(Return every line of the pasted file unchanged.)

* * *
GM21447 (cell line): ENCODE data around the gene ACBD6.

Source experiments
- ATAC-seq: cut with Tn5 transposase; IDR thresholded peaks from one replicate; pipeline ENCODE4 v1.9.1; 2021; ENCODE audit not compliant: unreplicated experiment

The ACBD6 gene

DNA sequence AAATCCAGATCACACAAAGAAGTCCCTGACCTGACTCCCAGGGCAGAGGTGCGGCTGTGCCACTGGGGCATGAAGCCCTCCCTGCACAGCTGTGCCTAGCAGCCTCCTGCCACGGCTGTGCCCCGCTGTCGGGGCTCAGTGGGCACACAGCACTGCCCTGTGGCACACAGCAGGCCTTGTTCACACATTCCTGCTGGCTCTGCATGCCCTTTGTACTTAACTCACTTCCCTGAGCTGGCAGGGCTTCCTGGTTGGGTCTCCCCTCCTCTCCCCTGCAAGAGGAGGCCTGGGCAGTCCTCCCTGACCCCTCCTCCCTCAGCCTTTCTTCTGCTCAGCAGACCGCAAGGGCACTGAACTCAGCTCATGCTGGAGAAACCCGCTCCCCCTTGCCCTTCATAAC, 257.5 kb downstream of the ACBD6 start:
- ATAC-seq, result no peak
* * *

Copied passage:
GM21447 (cell line): ENCODE data around the gene ACBD6.

Source experiments
- ATAC-seq: cut with Tn5 transposase; IDR thresholded peaks from one replicate; pipeline ENCODE4 v1.9.1; 2021; ENCODE audit not compliant: unreplicated experiment

The ACBD6 gene

DNA sequence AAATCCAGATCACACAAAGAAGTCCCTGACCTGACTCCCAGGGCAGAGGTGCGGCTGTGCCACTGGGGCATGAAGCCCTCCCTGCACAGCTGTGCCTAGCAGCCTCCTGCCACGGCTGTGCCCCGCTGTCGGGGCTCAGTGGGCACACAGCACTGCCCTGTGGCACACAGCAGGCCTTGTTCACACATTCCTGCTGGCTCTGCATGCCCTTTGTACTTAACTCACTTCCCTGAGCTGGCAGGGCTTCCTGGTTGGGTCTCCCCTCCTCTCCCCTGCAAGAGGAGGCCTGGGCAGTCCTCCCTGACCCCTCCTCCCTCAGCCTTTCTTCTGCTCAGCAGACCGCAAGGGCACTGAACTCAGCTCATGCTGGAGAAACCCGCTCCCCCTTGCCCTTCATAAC, 257.5 kb downstream of the ACBD6 start:
- ATAC-seq, result no peak